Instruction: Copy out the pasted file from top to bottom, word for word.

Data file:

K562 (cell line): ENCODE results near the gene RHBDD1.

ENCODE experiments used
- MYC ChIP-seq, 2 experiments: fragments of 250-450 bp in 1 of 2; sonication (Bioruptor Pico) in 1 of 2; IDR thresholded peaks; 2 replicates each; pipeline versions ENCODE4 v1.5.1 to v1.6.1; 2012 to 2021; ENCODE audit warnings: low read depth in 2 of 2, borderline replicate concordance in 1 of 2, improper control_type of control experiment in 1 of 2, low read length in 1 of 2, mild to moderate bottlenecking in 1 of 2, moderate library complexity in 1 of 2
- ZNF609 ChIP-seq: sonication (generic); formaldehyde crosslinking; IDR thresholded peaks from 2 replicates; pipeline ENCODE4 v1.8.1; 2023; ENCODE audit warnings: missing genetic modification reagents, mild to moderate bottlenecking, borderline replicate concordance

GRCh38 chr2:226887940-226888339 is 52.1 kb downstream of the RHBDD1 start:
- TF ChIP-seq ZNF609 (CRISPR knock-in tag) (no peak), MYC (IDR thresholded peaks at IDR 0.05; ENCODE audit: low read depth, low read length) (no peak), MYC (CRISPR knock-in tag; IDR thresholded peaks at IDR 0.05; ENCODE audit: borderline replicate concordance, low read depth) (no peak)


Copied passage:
K562 (cell line): ENCODE results near the gene RHBDD1.

ENCODE experiments used
- MYC ChIP-seq, 2 experiments: fragments of 250-450 bp in 1 of 2; sonication (Bioruptor Pico) in 1 of 2; IDR thresholded peaks; 2 replicates each; pipeline versions ENCODE4 v1.5.1 to v1.6.1; 2012 to 2021; ENCODE audit warnings: low read depth in 2 of 2, borderline replicate concordance in 1 of 2, improper control_type of control experiment in 1 of 2, low read length in 1 of 2, mild to moderate bottlenecking in 1 of 2, moderate library complexity in 1 of 2
- ZNF609 ChIP-seq: sonication (generic); formaldehyde crosslinking; IDR thresholded peaks from 2 replicates; pipeline ENCODE4 v1.8.1; 2023; ENCODE audit warnings: missing genetic modification reagents, mild to moderate bottlenecking, borderline replicate concordance

GRCh38 chr2:226887940-226888339 is 52.1 kb downstream of the RHBDD1 start:
- TF ChIP-seq ZNF609 (CRISPR knock-in tag) (no peak), MYC (IDR thresholded peaks at IDR 0.05; ENCODE audit: low read depth, low read length) (no peak), MYC (CRISPR knock-in tag; IDR thresholded peaks at IDR 0.05; ENCODE audit: borderline replicate concordance, low read depth) (no peak)